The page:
Most of us know what anxiety feels like or have loved someone with anxiety. If you have anxiety, you know exactly what it feels like. If you think you’ve never experienced anxiety you can probably imagine how you would feel waiting for an important call, when your phone battery is at 5% and you’re away from home where you left your charger. I’m sure you’ve experienced the heart drop and nervous sweating when a police officer pulls out behind you and you realize you are speeding. Get the picture? What if you felt that feeling more than just occasionally? What if you felt that way everyday?
According to Brain & Behavior Research Center, 18% of adults in the U.S. have an anxiety disorder. That statistic translates to 1 out of 13 people. That means if it’s not you, it’s almost certainly someone you know. Empathizing with something you may not understand can be difficult so we’ve complied a list of Do’s and Don’ts on how to help someone with anxiety.
DO express your willingness to learn and understand.
Anxiety manifests itself in a lot of different symptoms so showing a willingness to learn about what your loved one is experiencing can help them feel supported and cared for.
DON’T force them to talk about it.
Sometimes just mentioning the word anxiety is enough for that person to start feeling the effects. Pressuring someone to talk about it may have the opposite effect you intended, they may shut down even more. If you want to help someone with anxiety, let them talk about it on their terms.
DO be available.
Be ready to listen when they do want to talk. Use that time to better understand what you can do when they are experiencing anxiety.
DON’T lose patience.
Anxiety is often a long, difficult road. Having anxiety isn’t the same thing as just feeling nervous, afraid or worried. Anxiety can sometimes occur with no specific trigger or “reason.” It is important to be patient with the process and know even after moments of improvement, they aren’t “cured.”
DO be proud of the moments they conquer worries and fears.
Even small steps in the right direction or the simplest tasks can give them anxiety so celebrate the moments when they are successful. Those seemingly small victories are crucial steps to managing anxiety and when you want to help someone with anxiety.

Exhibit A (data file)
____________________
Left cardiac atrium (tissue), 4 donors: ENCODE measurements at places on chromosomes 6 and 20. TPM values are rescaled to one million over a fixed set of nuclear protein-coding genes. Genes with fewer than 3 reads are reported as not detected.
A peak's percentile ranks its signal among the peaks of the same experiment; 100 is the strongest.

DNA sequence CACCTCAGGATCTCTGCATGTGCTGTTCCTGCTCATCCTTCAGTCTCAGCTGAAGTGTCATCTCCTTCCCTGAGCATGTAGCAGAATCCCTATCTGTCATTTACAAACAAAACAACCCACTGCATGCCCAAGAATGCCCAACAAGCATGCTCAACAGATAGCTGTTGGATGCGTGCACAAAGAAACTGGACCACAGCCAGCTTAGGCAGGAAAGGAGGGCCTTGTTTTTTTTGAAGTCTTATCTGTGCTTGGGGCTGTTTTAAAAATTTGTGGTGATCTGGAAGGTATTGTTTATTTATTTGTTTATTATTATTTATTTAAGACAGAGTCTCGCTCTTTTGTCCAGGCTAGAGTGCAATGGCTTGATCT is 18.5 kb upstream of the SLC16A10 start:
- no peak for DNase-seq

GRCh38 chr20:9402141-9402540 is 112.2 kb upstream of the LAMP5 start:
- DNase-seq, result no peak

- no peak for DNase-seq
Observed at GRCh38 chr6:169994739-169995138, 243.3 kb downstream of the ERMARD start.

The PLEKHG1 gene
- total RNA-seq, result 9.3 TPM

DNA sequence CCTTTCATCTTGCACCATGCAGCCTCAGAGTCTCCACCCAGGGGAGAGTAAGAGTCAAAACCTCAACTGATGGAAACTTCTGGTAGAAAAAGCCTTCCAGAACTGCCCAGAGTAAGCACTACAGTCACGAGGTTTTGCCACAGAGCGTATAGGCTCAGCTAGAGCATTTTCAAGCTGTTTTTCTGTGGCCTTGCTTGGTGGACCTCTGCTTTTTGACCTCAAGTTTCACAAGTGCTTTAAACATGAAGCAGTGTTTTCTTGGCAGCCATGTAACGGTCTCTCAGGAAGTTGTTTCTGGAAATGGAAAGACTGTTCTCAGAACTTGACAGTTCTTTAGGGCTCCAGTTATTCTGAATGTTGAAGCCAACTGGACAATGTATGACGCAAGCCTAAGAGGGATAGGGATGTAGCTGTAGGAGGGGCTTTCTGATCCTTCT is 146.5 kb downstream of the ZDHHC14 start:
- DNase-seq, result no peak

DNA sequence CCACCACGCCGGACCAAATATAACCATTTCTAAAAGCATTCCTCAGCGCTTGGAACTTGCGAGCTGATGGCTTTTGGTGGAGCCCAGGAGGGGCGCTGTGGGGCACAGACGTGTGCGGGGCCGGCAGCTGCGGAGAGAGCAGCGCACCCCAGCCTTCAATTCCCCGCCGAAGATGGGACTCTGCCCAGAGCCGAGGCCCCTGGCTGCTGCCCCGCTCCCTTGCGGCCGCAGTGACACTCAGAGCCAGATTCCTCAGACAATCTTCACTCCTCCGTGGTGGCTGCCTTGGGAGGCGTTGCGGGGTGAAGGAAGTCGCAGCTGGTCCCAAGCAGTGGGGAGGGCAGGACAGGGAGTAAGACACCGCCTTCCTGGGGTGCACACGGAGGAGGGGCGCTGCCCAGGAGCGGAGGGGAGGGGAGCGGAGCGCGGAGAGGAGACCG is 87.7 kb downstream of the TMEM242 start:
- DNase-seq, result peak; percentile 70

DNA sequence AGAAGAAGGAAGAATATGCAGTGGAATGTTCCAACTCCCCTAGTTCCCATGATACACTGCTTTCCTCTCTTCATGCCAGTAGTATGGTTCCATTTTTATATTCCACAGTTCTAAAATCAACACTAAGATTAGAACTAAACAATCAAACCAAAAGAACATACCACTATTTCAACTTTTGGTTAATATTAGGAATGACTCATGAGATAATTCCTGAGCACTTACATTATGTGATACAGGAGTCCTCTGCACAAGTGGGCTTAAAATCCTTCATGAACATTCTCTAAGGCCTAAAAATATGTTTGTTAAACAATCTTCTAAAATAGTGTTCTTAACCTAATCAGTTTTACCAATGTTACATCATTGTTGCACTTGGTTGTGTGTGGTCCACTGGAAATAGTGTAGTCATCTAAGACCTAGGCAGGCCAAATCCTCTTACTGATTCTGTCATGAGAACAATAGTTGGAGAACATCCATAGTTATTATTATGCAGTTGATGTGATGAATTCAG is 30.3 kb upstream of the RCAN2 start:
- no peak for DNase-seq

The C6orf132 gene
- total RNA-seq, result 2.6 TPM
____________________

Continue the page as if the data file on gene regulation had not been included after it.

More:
DON’T ever say, “get over it.”
Don’t minimize what your loved one is experiencing. The fear of getting on the subway or the pressure of having a long to-do list may seem like no big deal to you but for them, it can feel unbearable. Gently encourage them but stay patient in moments when your plans might have to change so they can feel more comfortable.
DO recognize the symptoms.
Anxiety can cause a variety of problems physically, mentally, emotionally, and behaviorally. Some symptoms can be seen – fidgeting, nail biting, sweating, difficulty breathing while other symptoms may be invisible to you – rapid heartbeat, feelings of overwhelm, panic or feeling frozen. Try to learn the ways your loved one is typically affected and ask what you can do to help them in those moments.
DON’T change who you are.
Learning about anxiety and making efforts to understand your partner are great goals. However, changing who you are or suddenly acting like your loved one’s doctor will only put pressure on your loved one could result in them feeling even more anxious.
If you’ve read this far, it’s likely you’ve identified someone you care about who struggles with anxiety. Remember, one of the best things you can do to help someone with anxiety is be there for them. Enjoying the times you have together, listening, laughing, playing, encouraging, and loving them can be very helpful.
If you or someone you love is struggling with anxiety, this team of highly trained therapists specialize in helping clients understand how their anxiety impacts themselves and their relationships along with practical ways to manage their anxiety – and they can help you too. Click here to schedule your appointment today.